English Premier League | A viable business or a bubble waiting to burst?

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English Premier League | A viable business or a bubble waiting to burst?

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Manu Jagan

05/07/2016

With Leicester City winning the League, the executives at the Premier League offices celebrated with great enthusiasm. This is not because they are Leicester Fans, but due to the fact that the League as a whole now has a new dimension to market itself. When Premier League signed its new Television rights deal, a lot of heads were turned in what could be considered the largest sports television rights deal in the history of football. At a staggering 5.14 billion pounds, the Premier League will earn an annual income of 1.7 billion annually for three years, starting 2016. This would make the Premier League the richest Football League in the world.

The staggering numbers are not only for the Premier League as a whole, but the teams within the Premier league as well. The most recent Deloitte Money League 2016 report brings to light that nine of the twenty ranked clubs are from the Premier League. Amassing a staggering 2.983 billion in the 2014-15 season, it comes as a surprise that clubs which narrowly escaped relegation soar at heights very close to Champions League and domestic league contenders. What is it that the Premier League possesses which enables them to rake in so much money?

Where do clubs get their money?

Source: Deloitte Annual Review of Football Finance

There are predominantly three streams of revenue for any football club: TV broadcasting revenues, merchandising revenue and ticketing revenues. Of the three, TV broadcasting revenues are by far the largest source of revenue, with most clubs earning up to 50 percent of their total income from this source. Premier League in this aspect commands a gigantic fee from broadcasters for their product, hence allowing the league and in turn the teams to earn a lot of money.

Just the Broadcasting revenues of the English first division is enough to match the total revenues of the other big leagues. When a league loses the faith of the audience, the ones watching the games on television are the ones who will go away first. Audience who attend and purchase merchandise are somewhat more of a fanatic type and will be the last ones to let go. Hence, this fickleness in TV audience makes broadcasting revenue a source although great very unstable.

With more technical and statistically stronger teams in other leagues, mainly La Liga, there is a belief that the Spanish first division will soon overtake the Premier League, and that the Premier League, often called a marketing gimmick, will soon collapse. However, the fact yet remains that the Premier League is yet considered the most famous mainly due to the following reasons.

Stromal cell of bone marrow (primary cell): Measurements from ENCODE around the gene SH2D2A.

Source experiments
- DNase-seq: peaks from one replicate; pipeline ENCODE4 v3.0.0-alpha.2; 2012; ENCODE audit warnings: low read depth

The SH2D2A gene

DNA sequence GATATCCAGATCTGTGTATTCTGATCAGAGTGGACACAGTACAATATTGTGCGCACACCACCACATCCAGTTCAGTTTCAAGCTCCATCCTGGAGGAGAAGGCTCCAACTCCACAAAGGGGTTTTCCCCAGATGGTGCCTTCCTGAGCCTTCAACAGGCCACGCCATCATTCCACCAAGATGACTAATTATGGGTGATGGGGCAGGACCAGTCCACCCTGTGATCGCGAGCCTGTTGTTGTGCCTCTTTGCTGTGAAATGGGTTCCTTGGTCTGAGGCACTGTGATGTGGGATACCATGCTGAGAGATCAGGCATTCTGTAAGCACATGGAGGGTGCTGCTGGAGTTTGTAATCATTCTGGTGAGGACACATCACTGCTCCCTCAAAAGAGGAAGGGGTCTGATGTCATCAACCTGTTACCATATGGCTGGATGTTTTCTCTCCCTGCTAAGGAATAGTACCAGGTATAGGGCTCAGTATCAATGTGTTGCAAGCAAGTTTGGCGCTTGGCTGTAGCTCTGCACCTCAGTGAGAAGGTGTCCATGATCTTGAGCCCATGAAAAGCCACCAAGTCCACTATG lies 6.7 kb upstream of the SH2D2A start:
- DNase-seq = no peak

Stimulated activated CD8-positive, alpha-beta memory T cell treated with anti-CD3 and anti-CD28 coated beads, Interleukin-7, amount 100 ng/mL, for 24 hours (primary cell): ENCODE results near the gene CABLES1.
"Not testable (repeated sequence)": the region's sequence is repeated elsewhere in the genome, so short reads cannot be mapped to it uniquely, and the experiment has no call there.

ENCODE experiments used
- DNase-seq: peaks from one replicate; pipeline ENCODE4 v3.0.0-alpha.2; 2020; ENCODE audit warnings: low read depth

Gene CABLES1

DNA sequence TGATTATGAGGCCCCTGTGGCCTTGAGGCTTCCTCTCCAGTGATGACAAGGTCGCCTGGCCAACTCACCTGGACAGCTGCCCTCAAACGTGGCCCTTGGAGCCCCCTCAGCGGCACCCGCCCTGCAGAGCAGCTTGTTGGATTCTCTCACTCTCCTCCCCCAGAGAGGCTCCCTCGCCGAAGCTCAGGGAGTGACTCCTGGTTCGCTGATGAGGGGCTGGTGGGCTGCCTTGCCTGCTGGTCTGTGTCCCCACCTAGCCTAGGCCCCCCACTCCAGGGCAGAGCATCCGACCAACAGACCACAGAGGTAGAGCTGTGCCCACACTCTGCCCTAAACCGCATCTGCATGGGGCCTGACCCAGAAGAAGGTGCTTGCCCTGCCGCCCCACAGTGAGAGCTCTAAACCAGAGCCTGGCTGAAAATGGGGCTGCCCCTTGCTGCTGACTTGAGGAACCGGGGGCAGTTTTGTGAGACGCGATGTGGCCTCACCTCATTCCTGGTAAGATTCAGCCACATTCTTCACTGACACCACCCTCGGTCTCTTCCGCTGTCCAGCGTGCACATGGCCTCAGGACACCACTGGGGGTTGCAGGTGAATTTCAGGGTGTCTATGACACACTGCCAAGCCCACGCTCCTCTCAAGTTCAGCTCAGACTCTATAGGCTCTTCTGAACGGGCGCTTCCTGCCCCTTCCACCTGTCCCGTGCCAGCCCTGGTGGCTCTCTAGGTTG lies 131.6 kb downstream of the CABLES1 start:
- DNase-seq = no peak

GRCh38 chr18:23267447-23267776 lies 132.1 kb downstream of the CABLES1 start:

More to offer as a Product

One of the biggest positives of the Premier League is that the season does not have just a small handful of games to watch. The Premier League does a better job of marketing itself by offering a little more than two games a year(Classicos). With the teams on a more level playing field, the competition between a team that expects to be relegated and another team that’s fighting for the title is sometimes as intense as the title race itself.

The title race, the European spots and the relegation battle hook the interests of a varied audience watching the Premier League. A local derby between two of the smaller teams in the PL seems to gather a substantial audience.

All for One

All European Leagues follow a capitalistic approach to the football economy i.e. the clubs are a part of a league, but the fortunes and successes majorly depend on the clubs’ shoulders. On the contrary, Major League Soccer, NBA and the other American sport leagues function in a more socialistic way, where the league takes care of the teams, and success to teams inadvertently follows success to the league over all. The Premier League on the other hand has found a middle ground. As capitalistic as it can be, the distribution of broadcasting rights in the Premier League is done in a more egalitarian way.

The Spanishand Italian leagues have a distribution policy where there is great disparity between the highest earners and the lowest earners in the league. In the Italian league for example, a lot of factors go into the distribution of the TV rights which is pre decided at the beginning of the season based on historical performance and Supporter Index. On the other hand, in the Premier league, the variable portion of the TV rights are dependent on current season’s performance, and a factor known as facility fee which refers to the number of times the team appears on television. This distribution method hence causes only a variance of close to £20 million between the top and bottom teams as compared to £60 Million in the Italian league. Hence, even the poorest performing English club has enough of an earning to keep the squad competitive.

The English Language